Kate Middleton first enrolled at the all-girls boarding school Downe House, which was meant to be a significant step towards learning everything she needed for adult life. However, it turned out that the school – which Carole and Michael reportedly paid around £28,000 in tuition – became a nightmare for Kate.
The young girl studied at the school during the day but didn’t stay there full-time, meaning she never had the chance to lodge with other students. Bonding with them was made more complex, and Kate was even bullied.
A friend at a later school, Gemma Williamson, previously told the Daily Mail: “Apparently, she had been bullied very badly, and she certainly looked thin and pale. She had very little confidence.”
Kate was only 13 when she began her tenure at Downe House in Berkshire. Every girl was a high achiever, and according to Kate’s former classmate Emma Sayle, the princess hated that her school was “cliquey.”
The fact that Kate started at the school two years after her peers – added to the fact that she didn’t ‘live’ there – was a significant factor in why Kate was poorly treated, according to former Downe House student Georgina Rylance.
“It does make a difference going from eleven,” another former Downe House student, Georgina Rylance, told the Sunday Times, as per royal expert Katie Nicholl. “You have two years of bonding, your first time away all together. Even some of the most popular girls in my school had a hard time when they came in at thirteen.”
Headmistress at her school claimed Kate was “too sensitive”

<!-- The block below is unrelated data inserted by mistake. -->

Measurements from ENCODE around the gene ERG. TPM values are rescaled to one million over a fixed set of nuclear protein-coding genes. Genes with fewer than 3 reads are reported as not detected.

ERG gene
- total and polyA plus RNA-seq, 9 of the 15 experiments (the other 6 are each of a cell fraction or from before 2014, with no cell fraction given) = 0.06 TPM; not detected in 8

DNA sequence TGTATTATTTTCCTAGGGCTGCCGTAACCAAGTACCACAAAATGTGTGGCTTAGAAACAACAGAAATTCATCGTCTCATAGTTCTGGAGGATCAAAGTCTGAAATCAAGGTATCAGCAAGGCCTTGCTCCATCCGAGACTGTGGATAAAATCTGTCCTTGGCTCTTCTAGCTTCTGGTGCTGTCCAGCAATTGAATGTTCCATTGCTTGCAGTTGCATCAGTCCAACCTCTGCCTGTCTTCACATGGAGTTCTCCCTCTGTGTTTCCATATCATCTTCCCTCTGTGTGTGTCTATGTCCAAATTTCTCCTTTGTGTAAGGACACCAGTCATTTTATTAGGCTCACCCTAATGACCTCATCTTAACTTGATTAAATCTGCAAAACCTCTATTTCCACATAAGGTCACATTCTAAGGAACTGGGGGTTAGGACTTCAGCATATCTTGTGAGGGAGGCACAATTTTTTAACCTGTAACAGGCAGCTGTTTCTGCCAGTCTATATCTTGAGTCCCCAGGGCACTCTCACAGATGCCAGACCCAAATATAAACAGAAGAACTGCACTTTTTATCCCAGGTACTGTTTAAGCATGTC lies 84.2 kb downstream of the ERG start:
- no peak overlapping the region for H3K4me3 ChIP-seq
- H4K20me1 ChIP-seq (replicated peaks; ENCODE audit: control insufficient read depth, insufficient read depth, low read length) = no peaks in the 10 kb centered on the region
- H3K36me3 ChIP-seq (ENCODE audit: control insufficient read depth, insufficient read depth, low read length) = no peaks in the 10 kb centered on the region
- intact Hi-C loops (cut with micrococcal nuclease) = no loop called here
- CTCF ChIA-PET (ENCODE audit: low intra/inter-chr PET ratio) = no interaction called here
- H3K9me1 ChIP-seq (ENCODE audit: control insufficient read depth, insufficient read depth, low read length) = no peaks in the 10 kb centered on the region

In her book Kate: The Future Queen, Nicholl gives another insight into Kate’s tough time at Downe House and the toxic environment that was her everyday life.
Eventually, Kate decided to tell her parents about everything she had endured, as well as the bullying that took place.
Even then, some claimed that Kate was simply “too sensitive.” Susan Cameron, then headmistress at the school, said she may well have felt like a fish out of water, or “unhappily not in the right place.”
“Certainly, I have no knowledge of any serious bullying at all. But there’s what everyone calls bullying, and there’s actual, real, miserable bullying where someone had a dreadful time, “Cameron told the Mirror.
“That certainly didn’t happen. Yes, there would be teasing. It’s all a part of the normal competition of growing up, of establishing a pecking order,” she continued.
“Girls are cliquey by nature, and they can be rather cruel. If you’re attractive, too, that can be seen as rather a threat. They can sense those who are slightly weaker or who haven’t shown their strengths yet, and it’s those girls who are likely to end up being picked on or teased.
“I think it’s fair to say she was unsettled and not particularly happy. Maybe in Catherine’s case, she just kind of went quiet and didn’t say anything,” the former headmistress continued, later saying that if Kate had been badly bullied, she wouldn’t be the woman she is today.